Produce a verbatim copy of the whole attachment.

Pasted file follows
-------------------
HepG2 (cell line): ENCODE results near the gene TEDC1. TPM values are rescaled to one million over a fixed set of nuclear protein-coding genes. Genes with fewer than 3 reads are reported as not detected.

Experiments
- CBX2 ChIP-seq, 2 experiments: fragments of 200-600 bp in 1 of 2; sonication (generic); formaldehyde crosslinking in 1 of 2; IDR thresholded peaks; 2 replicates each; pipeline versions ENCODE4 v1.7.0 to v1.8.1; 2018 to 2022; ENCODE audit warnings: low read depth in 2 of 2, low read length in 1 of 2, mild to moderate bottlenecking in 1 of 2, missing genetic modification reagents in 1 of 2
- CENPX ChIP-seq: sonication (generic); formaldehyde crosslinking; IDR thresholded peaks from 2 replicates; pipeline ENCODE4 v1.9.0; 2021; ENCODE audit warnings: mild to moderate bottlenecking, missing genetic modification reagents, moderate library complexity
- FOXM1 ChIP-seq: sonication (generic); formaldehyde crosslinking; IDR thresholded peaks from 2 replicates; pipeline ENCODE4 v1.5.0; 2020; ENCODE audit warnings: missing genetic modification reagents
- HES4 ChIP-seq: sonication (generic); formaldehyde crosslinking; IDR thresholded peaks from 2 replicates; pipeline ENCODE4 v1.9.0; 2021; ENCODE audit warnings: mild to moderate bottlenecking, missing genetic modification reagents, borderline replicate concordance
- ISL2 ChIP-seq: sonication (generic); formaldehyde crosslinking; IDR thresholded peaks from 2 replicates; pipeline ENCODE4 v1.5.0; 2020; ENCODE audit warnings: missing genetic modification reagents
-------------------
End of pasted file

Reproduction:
HepG2 (cell line): ENCODE results near the gene TEDC1. TPM values are rescaled to one million over a fixed set of nuclear protein-coding genes. Genes with fewer than 3 reads are reported as not detected.

Experiments
- CBX2 ChIP-seq, 2 experiments: fragments of 200-600 bp in 1 of 2; sonication (generic); formaldehyde crosslinking in 1 of 2; IDR thresholded peaks; 2 replicates each; pipeline versions ENCODE4 v1.7.0 to v1.8.1; 2018 to 2022; ENCODE audit warnings: low read depth in 2 of 2, low read length in 1 of 2, mild to moderate bottlenecking in 1 of 2, missing genetic modification reagents in 1 of 2
- CENPX ChIP-seq: sonication (generic); formaldehyde crosslinking; IDR thresholded peaks from 2 replicates; pipeline ENCODE4 v1.9.0; 2021; ENCODE audit warnings: mild to moderate bottlenecking, missing genetic modification reagents, moderate library complexity
- FOXM1 ChIP-seq: sonication (generic); formaldehyde crosslinking; IDR thresholded peaks from 2 replicates; pipeline ENCODE4 v1.5.0; 2020; ENCODE audit warnings: missing genetic modification reagents
- HES4 ChIP-seq: sonication (generic); formaldehyde crosslinking; IDR thresholded peaks from 2 replicates; pipeline ENCODE4 v1.9.0; 2021; ENCODE audit warnings: mild to moderate bottlenecking, missing genetic modification reagents, borderline replicate concordance
- ISL2 ChIP-seq: sonication (generic); formaldehyde crosslinking; IDR thresholded peaks from 2 replicates; pipeline ENCODE4 v1.5.0; 2020; ENCODE audit warnings: missing genetic modification reagents